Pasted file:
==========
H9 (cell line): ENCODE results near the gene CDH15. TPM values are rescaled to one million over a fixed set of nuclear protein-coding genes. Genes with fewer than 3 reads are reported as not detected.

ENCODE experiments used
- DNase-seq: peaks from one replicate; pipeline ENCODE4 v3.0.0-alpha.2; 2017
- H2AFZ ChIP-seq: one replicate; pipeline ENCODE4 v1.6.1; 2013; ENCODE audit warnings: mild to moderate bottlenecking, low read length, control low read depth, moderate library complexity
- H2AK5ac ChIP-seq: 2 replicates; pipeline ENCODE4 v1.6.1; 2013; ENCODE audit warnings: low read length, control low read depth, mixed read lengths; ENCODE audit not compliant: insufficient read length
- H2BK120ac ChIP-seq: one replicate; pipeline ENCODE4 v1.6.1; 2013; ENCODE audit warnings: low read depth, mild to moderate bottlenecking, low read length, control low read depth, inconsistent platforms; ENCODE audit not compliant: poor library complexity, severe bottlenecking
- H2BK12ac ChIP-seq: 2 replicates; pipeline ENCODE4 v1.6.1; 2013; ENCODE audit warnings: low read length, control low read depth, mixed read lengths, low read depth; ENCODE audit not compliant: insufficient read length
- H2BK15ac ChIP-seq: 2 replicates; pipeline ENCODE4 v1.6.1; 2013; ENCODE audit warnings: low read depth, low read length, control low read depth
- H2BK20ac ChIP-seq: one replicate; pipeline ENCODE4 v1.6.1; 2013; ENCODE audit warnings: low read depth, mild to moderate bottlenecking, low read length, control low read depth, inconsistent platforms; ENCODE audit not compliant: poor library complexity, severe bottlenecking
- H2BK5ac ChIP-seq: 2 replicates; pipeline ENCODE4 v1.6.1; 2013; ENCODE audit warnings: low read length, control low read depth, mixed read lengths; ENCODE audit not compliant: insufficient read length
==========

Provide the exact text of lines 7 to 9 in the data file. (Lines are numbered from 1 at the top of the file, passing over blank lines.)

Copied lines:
- H2BK12ac ChIP-seq: 2 replicates; pipeline ENCODE4 v1.6.1; 2013; ENCODE audit warnings: low read length, control low read depth, mixed read lengths, low read depth; ENCODE audit not compliant: insufficient read length
- H2BK15ac ChIP-seq: 2 replicates; pipeline ENCODE4 v1.6.1; 2013; ENCODE audit warnings: low read depth, low read length, control low read depth
- H2BK20ac ChIP-seq: one replicate; pipeline ENCODE4 v1.6.1; 2013; ENCODE audit warnings: low read depth, mild to moderate bottlenecking, low read length, control low read depth, inconsistent platforms; ENCODE audit not compliant: poor library complexity, severe bottlenecking